I totally agree with Alan Mitchell that the word "engagement" is over-used, misunderstood, and often, mis-used, to the point of being a buzzword without teeth.  Despite this, and short of throwing the baby out with the bath water, both Alan and Paul offered similar solutions for the use of this word:

Alan's "The only way to measure engagement effectively, however you define it, is to link cause and effect."

Paul's: 7. It does mean the provision of a measurable result when it comes to that engagement via direct or indirect impact on revenue or some other key performance indicators that show the value of the engagement to the company - and the customer. Though they are different values.

Is engagement a worthy endeavour? Yes!  Certainly a multitude of worthwhile activities, we, as a company, "engage" in (no pun intended) fall under this umbrella.  Alan mentions a few in his post (listed below), ranging from one-direction activities (communications, product and process improvements to enhance the experience, etc.) "occupy or attract (someone's interest or attention)" to two-way activities (social media, face-to-face, etc.) to "(engage someone in) involve someone in (a conversation or discussion)".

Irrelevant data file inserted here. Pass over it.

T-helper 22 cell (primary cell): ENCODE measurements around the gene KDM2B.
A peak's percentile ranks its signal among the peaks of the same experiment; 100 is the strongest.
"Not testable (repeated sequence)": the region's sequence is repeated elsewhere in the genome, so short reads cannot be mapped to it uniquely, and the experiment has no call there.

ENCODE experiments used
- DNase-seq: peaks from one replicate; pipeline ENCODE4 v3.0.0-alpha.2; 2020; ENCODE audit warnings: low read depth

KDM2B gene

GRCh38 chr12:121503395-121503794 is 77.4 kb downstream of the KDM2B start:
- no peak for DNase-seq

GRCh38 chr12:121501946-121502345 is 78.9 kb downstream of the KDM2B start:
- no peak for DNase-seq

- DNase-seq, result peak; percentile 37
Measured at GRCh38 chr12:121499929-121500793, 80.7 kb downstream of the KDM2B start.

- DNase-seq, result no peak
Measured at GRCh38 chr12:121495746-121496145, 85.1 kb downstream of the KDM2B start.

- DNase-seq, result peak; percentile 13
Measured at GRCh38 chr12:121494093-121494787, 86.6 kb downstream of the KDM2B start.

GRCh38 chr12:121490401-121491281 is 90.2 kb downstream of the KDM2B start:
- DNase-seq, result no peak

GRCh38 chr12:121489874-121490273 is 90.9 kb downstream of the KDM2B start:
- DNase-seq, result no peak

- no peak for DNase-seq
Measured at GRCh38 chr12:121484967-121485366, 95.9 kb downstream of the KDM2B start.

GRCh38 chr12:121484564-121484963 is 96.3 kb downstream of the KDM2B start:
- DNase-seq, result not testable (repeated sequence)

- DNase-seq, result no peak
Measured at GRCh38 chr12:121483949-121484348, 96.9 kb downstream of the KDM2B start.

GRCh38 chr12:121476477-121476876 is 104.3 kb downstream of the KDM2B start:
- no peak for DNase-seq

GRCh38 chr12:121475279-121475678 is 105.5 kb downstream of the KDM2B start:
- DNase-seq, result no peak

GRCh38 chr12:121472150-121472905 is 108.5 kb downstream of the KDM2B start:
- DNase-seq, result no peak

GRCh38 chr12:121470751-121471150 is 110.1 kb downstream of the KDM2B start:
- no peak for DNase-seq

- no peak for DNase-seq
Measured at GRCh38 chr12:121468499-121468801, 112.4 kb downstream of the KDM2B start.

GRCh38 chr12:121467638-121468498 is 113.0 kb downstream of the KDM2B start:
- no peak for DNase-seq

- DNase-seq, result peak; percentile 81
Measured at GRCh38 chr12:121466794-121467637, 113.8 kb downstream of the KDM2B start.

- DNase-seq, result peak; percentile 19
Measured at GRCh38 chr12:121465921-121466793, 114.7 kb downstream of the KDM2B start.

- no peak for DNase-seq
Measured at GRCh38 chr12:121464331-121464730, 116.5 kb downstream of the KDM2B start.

• Attention-grabbing and emotionally affecting advertising
  • Winning employees' hearts and minds to deliver superior customer service
  • Delighting customers through outstanding experiences of the product, a website or customer service
  • Adding value across every touchpoint in a multichannel customer journey
  • Involving customers via social media

The underlying assumption in each of these activities, and certainly, any activity that qualifies as "engagement", is that you, the company, are doing something that is of value to me, the customer - something worthy of capturing my attention or getting me involved.  (And measure it!)